The Most Important Slush Pile of All

I taught creative writing (among other things) to 11-12 year old students for 20 years. I’d go home weekends with a pile of stories to read. The range of abilities was tremendous. Most could put a 1-3 page story together, a handful could barely write a decent paragraph, and a few were beyond excellent for a middle grade student writer.Children PlayingMy job was to make sure they had growth no matter where the starting line began. The advice I gave to individual students keeps reappearing for me as I write still another draft or create a new story.

  1. Write stories that excite you, but also don’t be afraid to jump out of your comfort zone.
  2. Read your story out loud so others can hear how your words sound.
  3. Get your story down first. Worry about spelling and grammar later.
  4. Take criticism not as a put down but as suggestions to make your writing better.
  5. Write the story that is in your head. Read through it once to make changes and then put it a way for at least a week. Revising will be a lot easier.
  6. Save everything. The good, the not so good, and anything in between. You may be able to use it another time.
  7. Your writing can always improve.
  8. Read. Read. Read.

Speaking of slush piles… I entered my 39,000 contemporary MG novel, THE BIRTHDAY JINX, into a fun contest over at SC Writes. It’s called The Writer’s Tank and I’m happy to report I made the final cut. Now the fun begins as agents participating can request pages or full manuscripts. You can look at my entry and all the others HERE. It’s the first 250 words. This is the only time THE BIRTHDAY JINX has left the confines of my computer so it’s pretty exciting!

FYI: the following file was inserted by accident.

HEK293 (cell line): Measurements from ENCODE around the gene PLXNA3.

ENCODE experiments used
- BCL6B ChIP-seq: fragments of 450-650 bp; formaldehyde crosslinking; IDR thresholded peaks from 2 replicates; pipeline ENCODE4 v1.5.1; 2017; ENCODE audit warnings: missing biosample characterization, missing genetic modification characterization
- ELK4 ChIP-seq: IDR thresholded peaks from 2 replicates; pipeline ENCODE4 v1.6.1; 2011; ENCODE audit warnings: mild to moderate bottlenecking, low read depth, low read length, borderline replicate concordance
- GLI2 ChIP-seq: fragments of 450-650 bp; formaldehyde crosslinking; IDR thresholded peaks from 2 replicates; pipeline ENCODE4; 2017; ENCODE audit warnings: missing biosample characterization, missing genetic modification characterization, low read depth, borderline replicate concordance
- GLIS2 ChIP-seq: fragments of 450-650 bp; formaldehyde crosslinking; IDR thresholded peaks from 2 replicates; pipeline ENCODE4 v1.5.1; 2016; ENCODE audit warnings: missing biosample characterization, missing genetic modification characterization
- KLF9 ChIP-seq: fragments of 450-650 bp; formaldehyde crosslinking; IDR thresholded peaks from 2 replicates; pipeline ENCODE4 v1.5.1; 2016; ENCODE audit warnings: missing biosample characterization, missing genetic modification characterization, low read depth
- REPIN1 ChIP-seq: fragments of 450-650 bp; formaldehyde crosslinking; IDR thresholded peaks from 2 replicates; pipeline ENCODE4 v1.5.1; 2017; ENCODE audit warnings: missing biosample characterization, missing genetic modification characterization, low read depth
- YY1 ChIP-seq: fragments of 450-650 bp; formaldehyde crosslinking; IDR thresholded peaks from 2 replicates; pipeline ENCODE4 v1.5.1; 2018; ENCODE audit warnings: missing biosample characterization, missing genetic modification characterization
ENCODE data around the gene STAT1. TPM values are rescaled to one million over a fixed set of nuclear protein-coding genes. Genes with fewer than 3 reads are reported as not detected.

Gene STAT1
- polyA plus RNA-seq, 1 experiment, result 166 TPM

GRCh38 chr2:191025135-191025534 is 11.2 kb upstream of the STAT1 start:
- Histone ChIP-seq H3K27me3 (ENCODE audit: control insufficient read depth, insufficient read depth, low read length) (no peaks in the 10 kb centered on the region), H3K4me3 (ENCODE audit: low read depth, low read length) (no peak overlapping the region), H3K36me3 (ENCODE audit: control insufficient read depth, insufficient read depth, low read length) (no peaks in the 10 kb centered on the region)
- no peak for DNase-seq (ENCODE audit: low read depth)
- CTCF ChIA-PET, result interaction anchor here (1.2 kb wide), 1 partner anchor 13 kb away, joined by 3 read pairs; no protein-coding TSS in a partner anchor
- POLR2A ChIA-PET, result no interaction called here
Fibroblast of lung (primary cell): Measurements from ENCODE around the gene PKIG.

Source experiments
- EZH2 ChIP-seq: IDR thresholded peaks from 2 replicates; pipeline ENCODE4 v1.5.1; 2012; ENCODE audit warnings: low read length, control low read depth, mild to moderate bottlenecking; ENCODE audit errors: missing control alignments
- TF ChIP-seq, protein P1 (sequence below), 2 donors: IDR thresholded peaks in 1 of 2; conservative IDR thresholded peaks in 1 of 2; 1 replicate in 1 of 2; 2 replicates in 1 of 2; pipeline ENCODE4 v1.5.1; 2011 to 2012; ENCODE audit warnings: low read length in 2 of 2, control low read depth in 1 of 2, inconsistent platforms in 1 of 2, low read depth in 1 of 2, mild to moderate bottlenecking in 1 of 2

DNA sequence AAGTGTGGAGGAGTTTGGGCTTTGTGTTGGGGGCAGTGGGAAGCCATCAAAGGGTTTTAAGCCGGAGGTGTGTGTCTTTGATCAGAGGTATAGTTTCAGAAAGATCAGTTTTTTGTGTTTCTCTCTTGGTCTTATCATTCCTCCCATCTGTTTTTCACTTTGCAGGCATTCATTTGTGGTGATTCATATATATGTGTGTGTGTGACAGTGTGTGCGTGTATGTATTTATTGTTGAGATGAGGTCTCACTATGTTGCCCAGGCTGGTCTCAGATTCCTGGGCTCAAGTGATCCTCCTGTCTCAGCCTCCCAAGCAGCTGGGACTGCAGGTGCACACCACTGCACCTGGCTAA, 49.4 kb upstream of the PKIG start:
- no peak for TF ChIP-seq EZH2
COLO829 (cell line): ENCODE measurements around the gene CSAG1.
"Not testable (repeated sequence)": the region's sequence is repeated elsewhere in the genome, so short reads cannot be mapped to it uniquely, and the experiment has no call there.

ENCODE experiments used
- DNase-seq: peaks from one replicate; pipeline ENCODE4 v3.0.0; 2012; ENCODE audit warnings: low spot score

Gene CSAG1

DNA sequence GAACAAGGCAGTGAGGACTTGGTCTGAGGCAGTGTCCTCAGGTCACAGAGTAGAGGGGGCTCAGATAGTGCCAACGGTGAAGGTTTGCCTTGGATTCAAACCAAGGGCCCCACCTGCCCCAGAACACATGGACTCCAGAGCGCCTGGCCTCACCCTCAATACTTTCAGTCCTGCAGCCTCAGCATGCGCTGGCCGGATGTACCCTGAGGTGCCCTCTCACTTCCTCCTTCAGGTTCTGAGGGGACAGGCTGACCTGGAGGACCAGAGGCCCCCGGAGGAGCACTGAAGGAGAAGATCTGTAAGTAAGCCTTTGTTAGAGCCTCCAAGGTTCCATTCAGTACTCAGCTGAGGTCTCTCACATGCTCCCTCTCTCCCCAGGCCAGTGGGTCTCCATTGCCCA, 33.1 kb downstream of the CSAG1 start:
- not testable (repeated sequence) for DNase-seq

Categories: Contests, Editing, Writing | Tags: , , , , | 2 Comments

HOPE IS A FERRIS WHEEL for Marvelous Middle Grade Monday

18405519 It’s time to get back to more recent releases. How about one from last month? HOPE IS A FERRIS WHEEL, a debut by author Robin Herrera, is told from the perspective of young Star Mackie. It’s an unusual MG book that explores social class and its effect on our protagonist and her family. I was ‘hoping’ for a perfect ending – for Star, her older sister she adores, and the dad she has never met – but alas in Star’s “Trailer Trash” world it’s the best you can get. Just like a ride on the ferris wheel theme portrayed in the core of this story, hope is alive in different forms. A heartwarming first effort.

PUBLICATION DATE:2014    PAGES: 272

FULL PLOT (From Amazon): Ten-year-old Star Mackie lives in a trailer park with her flaky mom and her melancholy older sister, Winter, whom Star idolizes. Moving to a new town has made it difficult for Star to make friends, when her classmates tease her because of where she lives and because of her layered blue hair. But when Star starts a poetry club, she develops a love of Emily Dickinson and, through Dickinson’s poetry, learns some important lessons about herself and comes to terms with her hopes for the future.
With an unforgettable voice with a lot of heart, Hope Is a Ferris Wheel is the story of a young girl who learns to accept her family and herself while trying to make sense of the world around her.

FIVE THINGS TO LIKE ABOUT HOPE IS A FERRIS WHEEL

  1. The relationship Star has with her older sister, Winter. It’s covers the bond that changes as Star learns more about her sister’s YA world, although it never crosses into that genre.
  2. I went back and re-read Star’s vocabulary assignment she has trouble turning in. They are featured throughout the book and are heart tugging to read as Star portrays her problem filled world in those sentences. Nice touch that adds meaning to the story.
  3. The poetry theme as Emily Dickinson again takes center stage in the plot of an MG book (Destiny, Rewritten is the other recent addition). Star’s attempts at a poetry club help all of the characters grow.